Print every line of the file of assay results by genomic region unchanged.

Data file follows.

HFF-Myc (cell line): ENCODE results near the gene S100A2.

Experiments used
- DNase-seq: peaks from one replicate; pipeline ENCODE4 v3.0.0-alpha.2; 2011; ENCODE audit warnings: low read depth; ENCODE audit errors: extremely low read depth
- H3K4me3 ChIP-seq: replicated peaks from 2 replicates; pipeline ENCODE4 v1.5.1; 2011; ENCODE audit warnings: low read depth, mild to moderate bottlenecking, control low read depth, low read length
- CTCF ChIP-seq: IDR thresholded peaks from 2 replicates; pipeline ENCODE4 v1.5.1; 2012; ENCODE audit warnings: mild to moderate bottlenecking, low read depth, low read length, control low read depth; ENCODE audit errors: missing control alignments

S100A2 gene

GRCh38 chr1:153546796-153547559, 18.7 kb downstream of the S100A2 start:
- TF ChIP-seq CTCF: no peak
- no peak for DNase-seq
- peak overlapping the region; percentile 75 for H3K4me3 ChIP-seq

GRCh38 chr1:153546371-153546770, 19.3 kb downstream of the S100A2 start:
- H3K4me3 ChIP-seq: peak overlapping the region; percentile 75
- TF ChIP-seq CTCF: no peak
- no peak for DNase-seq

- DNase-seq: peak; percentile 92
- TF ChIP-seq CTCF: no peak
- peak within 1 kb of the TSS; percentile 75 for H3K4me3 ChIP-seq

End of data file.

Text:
HFF-Myc (cell line): ENCODE results near the gene S100A2.

Experiments used
- DNase-seq: peaks from one replicate; pipeline ENCODE4 v3.0.0-alpha.2; 2011; ENCODE audit warnings: low read depth; ENCODE audit errors: extremely low read depth
- H3K4me3 ChIP-seq: replicated peaks from 2 replicates; pipeline ENCODE4 v1.5.1; 2011; ENCODE audit warnings: low read depth, mild to moderate bottlenecking, control low read depth, low read length
- CTCF ChIP-seq: IDR thresholded peaks from 2 replicates; pipeline ENCODE4 v1.5.1; 2012; ENCODE audit warnings: mild to moderate bottlenecking, low read depth, low read length, control low read depth; ENCODE audit errors: missing control alignments

S100A2 gene

GRCh38 chr1:153546796-153547559, 18.7 kb downstream of the S100A2 start:
- TF ChIP-seq CTCF: no peak
- no peak for DNase-seq
- peak overlapping the region; percentile 75 for H3K4me3 ChIP-seq

GRCh38 chr1:153546371-153546770, 19.3 kb downstream of the S100A2 start:
- H3K4me3 ChIP-seq: peak overlapping the region; percentile 75
- TF ChIP-seq CTCF: no peak
- no peak for DNase-seq

- DNase-seq: peak; percentile 92
- TF ChIP-seq CTCF: no peak
- peak within 1 kb of the TSS; percentile 75 for H3K4me3 ChIP-seq